Michigan aquatic invasive species featured during February 22-28 National Invasive Species Awareness

This week is designed to raise awareness and identify solutions to invasive species.

Michigan has a great variety of native plants, or those that have naturally evolved in Michigan and which have existed in the state prior to European settlement. You may have heard about invasive species that are wreaking havoc on Michigan’s ecosystems and have had a negative impact of some kind, whether ecological, economic, social and/or a public health threat.

Invasive species are the second biggest threat, with habitat destruction being the biggest, to Michigan’s native diversity. They have already had major impacts on nearly all of the state’s natural communities. Invasive species are literally found everywhere in Michigan. They are present throughout our waterways, along roadside ditches, in forests and natural areas, in rural, urban and suburban environments.

The Michigan Department of Natural Resources (MDNR) defines invasive species as non-native, rapidly-reproducing species which threaten the integrity of natural areas. Once established in an area, invasives can have devastating effects. They often out-compete native species for limited resources including food and habitat, alter and damage existing habitat, displace native species and in some cases prey directly upon native species. All told, invasive species have been identified as serious threats to global and local biodiversity.

According to the Weed Science Society of America (WSSA), it has been estimated that the damage caused by invasive plants alone costs the U.S. an estimated $34.7 billion a year. Despite the profound impacts of invasive species, WSSA believes that the key to being able to manage invasives and prevent their spread is awareness.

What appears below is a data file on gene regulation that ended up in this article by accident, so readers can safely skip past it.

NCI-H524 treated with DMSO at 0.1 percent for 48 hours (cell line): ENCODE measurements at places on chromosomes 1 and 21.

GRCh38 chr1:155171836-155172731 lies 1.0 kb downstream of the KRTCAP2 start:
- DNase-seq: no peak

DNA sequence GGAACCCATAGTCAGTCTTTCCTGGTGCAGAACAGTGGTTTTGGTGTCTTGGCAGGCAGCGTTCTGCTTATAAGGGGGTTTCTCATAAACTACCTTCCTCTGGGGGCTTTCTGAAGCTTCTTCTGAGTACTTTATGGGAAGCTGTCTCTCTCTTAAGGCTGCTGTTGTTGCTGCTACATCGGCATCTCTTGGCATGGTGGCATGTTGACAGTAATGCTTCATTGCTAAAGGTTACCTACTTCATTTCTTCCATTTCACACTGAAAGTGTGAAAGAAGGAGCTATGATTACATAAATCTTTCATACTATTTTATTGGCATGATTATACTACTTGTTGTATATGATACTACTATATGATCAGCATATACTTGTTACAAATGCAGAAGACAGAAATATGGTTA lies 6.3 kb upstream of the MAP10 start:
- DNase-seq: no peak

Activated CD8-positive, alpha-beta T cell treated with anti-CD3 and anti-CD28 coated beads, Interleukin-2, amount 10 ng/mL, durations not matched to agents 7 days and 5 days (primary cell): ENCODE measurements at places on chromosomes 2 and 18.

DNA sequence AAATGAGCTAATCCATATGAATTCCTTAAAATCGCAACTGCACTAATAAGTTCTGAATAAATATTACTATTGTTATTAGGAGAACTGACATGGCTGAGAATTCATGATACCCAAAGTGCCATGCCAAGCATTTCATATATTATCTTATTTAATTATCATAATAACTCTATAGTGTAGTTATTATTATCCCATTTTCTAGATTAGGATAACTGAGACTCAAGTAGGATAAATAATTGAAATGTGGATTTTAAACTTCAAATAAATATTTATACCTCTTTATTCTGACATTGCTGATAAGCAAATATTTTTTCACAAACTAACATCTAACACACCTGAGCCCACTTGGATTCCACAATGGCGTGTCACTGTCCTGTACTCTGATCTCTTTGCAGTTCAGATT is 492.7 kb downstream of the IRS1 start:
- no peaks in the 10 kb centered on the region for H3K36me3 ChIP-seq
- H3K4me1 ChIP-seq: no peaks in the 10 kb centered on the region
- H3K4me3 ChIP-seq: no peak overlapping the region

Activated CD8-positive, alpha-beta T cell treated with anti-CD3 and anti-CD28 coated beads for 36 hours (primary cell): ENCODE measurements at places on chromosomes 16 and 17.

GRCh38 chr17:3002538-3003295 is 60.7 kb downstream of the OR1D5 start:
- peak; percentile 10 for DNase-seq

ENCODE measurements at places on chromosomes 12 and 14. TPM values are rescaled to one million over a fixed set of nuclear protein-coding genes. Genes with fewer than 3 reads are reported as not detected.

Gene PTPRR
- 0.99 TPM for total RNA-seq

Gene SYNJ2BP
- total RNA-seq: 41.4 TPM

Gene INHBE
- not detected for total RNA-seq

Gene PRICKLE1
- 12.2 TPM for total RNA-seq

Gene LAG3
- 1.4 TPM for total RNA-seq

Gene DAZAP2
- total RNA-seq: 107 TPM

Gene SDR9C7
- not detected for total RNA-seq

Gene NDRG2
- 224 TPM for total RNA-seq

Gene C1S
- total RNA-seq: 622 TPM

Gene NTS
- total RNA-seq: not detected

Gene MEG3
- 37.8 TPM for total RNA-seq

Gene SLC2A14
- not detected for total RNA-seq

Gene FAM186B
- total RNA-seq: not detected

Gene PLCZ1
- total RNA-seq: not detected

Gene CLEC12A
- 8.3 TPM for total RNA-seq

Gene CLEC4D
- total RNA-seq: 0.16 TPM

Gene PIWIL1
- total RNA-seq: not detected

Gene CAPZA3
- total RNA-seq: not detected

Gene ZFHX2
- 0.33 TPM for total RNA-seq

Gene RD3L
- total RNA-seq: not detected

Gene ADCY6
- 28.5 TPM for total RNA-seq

February 22-28, 2015 is National Invasive Species Awareness Week. The goal of this designation is to draw attention to invasive species and what individuals can do to stop the spread of them. This effort sponsored by WSSA, is supported by a diverse set of partners from across the country. The program website has a listing of events around the country related to invasive species with the goal of raising awareness of and identifying solutions to invasive species at the local, state, tribal, regional and national scale. A list of nine ways individuals can help is available as well. For more information about National Invasive Species Awareness Week, contact Dr. Lee Van Wychen (Lee.VanWychen@wssa.net), or Chris Dionigi (Chris_Dionigi@ios.doi.gov).

To help celebrate this week, Michigan State University Extension will feature aquatic invasive species that have invaded Michigan’s environment. Each article will include the following information: species name, description, list of species that are similar to the particular species, origin, how it was introduced to the Great Lakes region, how long it has been here, extent of its range, why it is a problem, how it is spread, management strategies, and tips on what individuals can do to prevent the spread of the invasive species.

Featured species will include the northern snakehead fish, parrot feather, bloody red shrimp, sea lamprey, rusty crayfish and European frog-bit.

For more information about aquatic invasive species in Michigan, visit the MSU Extension website.

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